Cooperation, not confrontation - jobs bill keynote. But budget will test whether recession-sparked truce will hold
You could say it's the weather, since Washingtonians have spent the last several days helping one another dig out from some 20 inches of snow. But a spirit of cooperation is undeniably stealing into the capital.
The Reagan White House and congressional Democrats, once locked in bitter partisan combat, are now aiming their shots at a common enemy - the recession - instead of at each other.
It is an uneasy truce, and it will be sorely tested soon over military spending and income taxes. But it almost guarantees that during the next few weeks Congress will produce, and the President will sign, a jobs and emergency aid bill including some $4.5 billion for jobs and relief, plus $2.9 billion for extending unemployment benefits.
House majority leader Jim Wright (D) of Texas this week called White House willingness to go along on the jobs-and-aid program ''the first sign'' that President Reagan is acting in the bipartisan manner he promised last month in his State of the Union message.
Rep. Thomas S. Foley of Washington, who heads the House Democratic task force on jobs, embraced the President's proposal as a starting point for fighting the recession. Even if joint action robs his party of a political issue, the Washington State congressman called for ''cooperation instead of confrontation.''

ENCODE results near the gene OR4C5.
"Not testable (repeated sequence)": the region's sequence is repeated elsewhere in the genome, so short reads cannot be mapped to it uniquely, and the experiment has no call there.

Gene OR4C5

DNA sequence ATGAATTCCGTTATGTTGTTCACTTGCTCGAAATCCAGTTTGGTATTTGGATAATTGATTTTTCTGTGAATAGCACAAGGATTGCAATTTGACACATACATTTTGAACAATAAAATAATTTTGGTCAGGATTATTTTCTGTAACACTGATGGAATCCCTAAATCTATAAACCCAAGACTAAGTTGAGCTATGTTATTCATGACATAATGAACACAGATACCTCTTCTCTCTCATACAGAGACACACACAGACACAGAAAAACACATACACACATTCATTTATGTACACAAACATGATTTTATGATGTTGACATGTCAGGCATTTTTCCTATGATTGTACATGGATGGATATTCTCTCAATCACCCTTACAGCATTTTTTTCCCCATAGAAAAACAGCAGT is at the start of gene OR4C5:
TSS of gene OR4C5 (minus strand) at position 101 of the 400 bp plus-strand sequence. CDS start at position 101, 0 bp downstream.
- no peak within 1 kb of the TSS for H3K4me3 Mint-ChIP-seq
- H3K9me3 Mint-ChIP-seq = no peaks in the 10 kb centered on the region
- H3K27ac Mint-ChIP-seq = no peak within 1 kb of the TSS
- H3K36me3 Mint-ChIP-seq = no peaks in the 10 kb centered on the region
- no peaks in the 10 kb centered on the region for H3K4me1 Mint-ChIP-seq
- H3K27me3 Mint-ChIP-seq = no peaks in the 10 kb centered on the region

Mr. Foley even tried to smooth over possible conflict by promising that his party will not try to add several billion dollars more than the White House proposes.
Democrats will find it difficult to slam the Reagan antirecession plan, since it takes pages out of the Democrats' own book.
The Reagan proposal is similar to a bill that was passed last year by the House but dropped because of a Reagan veto threat. The President's package would put $250 million into emergency food and shelter and provide $2 billion for public-works projects in transportation, flood control, and national parks.
Local government grants would go up by $1.2 billion, and $765 million would go for jobs repairing veterans' hospitals, prisons, Indian schools, and other federal buildings, while $50 million would be added for day care. The President also goes along with extending unemployment benefits, due to run out in the next three months.